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43 Years Ago Today: Janis Joplin in San Diego

43 years ago today (9-28-68): Big Brother and the Holding Company were scheduled to play a sold-out show at downtown's Community Concourse. The afternoon before the show, Janis Joplin announced to the press her intention to quit the band.

Image "I told you, you remember, that I was going to do a thing of my own," she wrote in a letter to her family dated the same day (and published by her sister in the book Love, Janis). "There'll be a whole lot of pressure because of the 'vibes' created by my leaving Big Brother and also how big I am now." (The band's album Cheap Thrills was number one on the Billboard charts, where it remained for eight weeks.)

Joplin explained in the letter that "It's to be set up [so] I'm a corporation called Fantality, which will hire all the musicians and pay all the bills. Much more responsibility, but also much more chance of making money for me as my price goes up.... Albert [Grossman, manager] told me -- are you ready? -- that I should make a half million next year, counting record royalties."

Her final gig with Big Brother took place in San Francisco two months later.

Image Janis returned to San Diego 3-29-69, appearing at the Sports Arena for one of the first West Coast concerts with her new group, the Kozmic Blues Band.

"Janis was flirting with a lethal combination of drugs, alcohol, and heroin," wrote Joplin's sister Laura of that period in her book Love, Janis. "Linda Gravenites found Janis purple on the floor one day in March. At least she knew how to revive Janis from a heroin overdose.... The media pressure might have been one reason she gave herself for increasing her use of heroin."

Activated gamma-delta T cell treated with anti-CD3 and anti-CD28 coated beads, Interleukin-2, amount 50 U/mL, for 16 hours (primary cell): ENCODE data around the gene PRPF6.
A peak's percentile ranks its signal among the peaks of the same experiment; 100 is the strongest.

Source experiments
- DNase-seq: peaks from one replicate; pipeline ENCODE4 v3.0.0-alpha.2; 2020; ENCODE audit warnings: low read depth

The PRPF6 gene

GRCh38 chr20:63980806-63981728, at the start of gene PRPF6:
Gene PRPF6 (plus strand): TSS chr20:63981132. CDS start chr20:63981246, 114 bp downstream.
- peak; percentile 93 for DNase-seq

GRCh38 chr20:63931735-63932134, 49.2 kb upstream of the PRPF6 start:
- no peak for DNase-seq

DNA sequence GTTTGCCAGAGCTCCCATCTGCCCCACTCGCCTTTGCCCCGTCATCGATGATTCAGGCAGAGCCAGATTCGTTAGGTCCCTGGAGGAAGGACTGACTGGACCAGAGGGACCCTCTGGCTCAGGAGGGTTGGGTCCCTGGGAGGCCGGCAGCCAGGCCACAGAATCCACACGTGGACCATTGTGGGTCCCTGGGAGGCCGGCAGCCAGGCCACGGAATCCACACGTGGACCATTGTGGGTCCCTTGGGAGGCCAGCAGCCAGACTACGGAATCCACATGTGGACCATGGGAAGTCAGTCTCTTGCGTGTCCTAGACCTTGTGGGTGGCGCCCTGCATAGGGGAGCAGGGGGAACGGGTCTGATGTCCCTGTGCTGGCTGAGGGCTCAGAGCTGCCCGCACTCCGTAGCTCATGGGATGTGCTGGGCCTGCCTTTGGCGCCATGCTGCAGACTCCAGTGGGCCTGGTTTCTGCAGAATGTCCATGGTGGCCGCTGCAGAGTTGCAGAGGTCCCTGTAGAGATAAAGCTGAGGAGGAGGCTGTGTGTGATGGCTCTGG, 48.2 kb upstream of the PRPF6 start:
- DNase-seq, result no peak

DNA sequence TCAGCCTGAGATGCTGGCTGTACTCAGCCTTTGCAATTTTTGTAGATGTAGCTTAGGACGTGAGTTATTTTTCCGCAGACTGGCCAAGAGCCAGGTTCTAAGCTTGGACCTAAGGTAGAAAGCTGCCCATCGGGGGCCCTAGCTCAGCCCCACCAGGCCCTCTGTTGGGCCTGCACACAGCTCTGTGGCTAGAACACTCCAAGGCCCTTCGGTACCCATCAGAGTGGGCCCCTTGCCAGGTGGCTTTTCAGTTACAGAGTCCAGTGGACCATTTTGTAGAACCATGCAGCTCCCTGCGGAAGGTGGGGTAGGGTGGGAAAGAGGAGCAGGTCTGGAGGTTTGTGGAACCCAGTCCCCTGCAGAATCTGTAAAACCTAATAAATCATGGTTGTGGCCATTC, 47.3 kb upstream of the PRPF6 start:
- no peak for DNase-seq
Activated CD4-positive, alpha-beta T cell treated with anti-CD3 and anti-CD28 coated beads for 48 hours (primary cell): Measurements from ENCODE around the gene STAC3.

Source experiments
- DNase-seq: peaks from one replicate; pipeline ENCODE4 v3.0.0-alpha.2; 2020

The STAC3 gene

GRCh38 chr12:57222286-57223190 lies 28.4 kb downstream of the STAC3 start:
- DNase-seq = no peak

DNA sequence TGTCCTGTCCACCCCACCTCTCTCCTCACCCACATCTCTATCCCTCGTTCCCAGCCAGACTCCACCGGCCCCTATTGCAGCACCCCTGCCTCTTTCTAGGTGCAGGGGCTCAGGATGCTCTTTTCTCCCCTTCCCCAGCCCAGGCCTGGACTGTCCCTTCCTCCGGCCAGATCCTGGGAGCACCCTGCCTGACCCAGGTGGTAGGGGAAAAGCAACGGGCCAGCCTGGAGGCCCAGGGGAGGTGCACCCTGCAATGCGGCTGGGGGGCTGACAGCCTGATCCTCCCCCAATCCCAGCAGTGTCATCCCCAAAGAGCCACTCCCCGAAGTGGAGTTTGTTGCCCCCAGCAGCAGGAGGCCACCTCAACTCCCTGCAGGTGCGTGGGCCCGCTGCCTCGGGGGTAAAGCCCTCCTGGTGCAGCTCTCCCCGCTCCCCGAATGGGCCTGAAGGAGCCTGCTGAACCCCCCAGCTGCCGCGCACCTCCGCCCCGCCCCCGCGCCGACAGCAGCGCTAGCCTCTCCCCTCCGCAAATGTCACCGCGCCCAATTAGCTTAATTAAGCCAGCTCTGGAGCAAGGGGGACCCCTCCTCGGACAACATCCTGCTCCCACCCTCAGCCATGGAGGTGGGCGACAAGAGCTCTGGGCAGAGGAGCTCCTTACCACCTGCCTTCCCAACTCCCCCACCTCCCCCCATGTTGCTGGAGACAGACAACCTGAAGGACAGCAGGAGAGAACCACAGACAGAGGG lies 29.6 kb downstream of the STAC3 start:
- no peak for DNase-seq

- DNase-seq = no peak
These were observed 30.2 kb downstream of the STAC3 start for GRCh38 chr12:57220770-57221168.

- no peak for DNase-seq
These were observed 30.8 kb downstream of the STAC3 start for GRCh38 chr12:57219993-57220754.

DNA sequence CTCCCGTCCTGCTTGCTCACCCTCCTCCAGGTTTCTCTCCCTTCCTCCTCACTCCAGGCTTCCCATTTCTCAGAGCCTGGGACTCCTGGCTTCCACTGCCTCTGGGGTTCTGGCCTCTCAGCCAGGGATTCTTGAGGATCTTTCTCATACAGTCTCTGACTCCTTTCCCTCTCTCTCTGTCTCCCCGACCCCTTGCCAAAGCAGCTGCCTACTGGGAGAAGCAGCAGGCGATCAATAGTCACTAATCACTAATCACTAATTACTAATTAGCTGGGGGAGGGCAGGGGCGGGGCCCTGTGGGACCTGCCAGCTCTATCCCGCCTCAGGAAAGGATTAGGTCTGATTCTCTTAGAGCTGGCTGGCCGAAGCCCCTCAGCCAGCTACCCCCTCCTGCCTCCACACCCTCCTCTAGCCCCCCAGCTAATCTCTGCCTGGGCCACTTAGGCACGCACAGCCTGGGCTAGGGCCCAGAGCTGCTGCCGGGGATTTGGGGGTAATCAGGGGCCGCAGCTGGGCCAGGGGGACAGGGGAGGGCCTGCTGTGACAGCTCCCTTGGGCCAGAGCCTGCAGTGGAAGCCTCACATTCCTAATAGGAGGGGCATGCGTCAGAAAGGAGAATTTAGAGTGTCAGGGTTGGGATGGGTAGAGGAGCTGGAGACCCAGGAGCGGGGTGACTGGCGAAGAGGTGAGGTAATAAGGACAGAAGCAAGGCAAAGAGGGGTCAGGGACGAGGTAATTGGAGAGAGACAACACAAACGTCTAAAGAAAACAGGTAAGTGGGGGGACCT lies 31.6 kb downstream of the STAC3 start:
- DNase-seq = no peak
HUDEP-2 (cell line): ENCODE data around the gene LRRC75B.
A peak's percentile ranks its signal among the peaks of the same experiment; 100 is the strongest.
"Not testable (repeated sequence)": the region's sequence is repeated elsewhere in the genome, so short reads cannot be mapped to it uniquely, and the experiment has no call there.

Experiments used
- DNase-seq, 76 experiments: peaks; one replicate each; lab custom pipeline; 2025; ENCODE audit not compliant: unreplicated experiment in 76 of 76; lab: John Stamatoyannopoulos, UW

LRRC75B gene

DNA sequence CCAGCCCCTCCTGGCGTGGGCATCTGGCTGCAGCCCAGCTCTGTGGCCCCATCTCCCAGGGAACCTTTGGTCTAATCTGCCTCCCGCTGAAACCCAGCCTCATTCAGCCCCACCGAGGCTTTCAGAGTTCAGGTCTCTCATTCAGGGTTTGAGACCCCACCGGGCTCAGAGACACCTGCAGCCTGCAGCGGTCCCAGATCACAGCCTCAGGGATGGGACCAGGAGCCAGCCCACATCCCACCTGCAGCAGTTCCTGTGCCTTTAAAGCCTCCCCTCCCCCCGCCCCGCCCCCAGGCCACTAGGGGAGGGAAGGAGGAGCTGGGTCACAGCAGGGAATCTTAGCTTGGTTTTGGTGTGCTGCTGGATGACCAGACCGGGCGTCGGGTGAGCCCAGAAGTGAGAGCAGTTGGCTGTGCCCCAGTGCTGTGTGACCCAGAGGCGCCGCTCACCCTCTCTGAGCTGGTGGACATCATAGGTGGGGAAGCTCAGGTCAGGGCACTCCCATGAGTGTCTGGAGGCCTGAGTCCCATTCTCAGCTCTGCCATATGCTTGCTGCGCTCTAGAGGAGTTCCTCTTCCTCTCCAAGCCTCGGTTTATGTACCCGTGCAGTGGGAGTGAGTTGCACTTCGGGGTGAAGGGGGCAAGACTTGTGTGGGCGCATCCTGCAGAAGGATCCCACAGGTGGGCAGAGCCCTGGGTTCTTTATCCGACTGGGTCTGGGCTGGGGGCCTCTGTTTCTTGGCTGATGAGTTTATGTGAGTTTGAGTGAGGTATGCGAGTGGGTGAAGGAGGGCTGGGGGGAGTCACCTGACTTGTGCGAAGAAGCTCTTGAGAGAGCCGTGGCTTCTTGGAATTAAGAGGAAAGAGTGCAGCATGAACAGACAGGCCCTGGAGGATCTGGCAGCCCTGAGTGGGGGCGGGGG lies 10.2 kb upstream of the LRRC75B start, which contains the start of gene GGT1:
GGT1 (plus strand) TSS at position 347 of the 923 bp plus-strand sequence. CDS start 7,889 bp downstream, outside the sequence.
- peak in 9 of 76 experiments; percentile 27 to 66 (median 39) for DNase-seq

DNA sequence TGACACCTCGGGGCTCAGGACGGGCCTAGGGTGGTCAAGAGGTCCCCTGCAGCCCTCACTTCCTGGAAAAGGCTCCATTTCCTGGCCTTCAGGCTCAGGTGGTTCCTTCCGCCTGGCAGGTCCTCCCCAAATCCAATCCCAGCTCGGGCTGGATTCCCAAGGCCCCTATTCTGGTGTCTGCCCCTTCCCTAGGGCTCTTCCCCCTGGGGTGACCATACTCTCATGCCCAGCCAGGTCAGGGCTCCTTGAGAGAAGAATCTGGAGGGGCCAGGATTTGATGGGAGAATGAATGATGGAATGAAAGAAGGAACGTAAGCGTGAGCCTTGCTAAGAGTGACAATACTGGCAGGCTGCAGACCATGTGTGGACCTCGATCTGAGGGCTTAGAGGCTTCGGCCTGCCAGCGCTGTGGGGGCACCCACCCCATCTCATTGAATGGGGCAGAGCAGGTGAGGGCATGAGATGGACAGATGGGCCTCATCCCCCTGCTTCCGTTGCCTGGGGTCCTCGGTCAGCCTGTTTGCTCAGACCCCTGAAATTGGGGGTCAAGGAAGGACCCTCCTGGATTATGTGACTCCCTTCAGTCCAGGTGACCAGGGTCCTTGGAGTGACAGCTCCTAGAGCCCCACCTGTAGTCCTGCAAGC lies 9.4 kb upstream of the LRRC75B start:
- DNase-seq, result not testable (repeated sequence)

Also in March '69, the New York Times ran an article quoting Joplin: "Yeah, I know I might be going too fast. That's what a doctor said.... I don't go back to him anymore. Man, I'd rather have ten years of superhypermost [sic] than live to be seventy by sitting in some [expletive] chair watching TV."

The Kozmic Blues Band appeared in San Diego with Janis one other time (October 4, '69), exactly one year before her death.

Image 7-11-70 – Janis Joplin made her final San Diego appearance at the Sports Arena on this night, backed by her new group the Full Tilt Boogie Band. Ticket prices were $3.75 to $5.50.

Also on the bill were her old band, Big Brother and the Holding Company, whose guitarist Sam Andrew, had quit Big Brother for awhile to join Janis’s shortlived Kozmic Blues Band

“Sam said the drinking was beginning to show in Janis’s body and she was gaining weight again,” according to Joplin’s sister Laura in Love, Janis. “Sam also recalled the puffy red skin that she had, a clear sign of excessive alcohol consumption. The emotional roller coaster was still going fast for Janis. High and then low, she struggled to maintain an equilibrium.”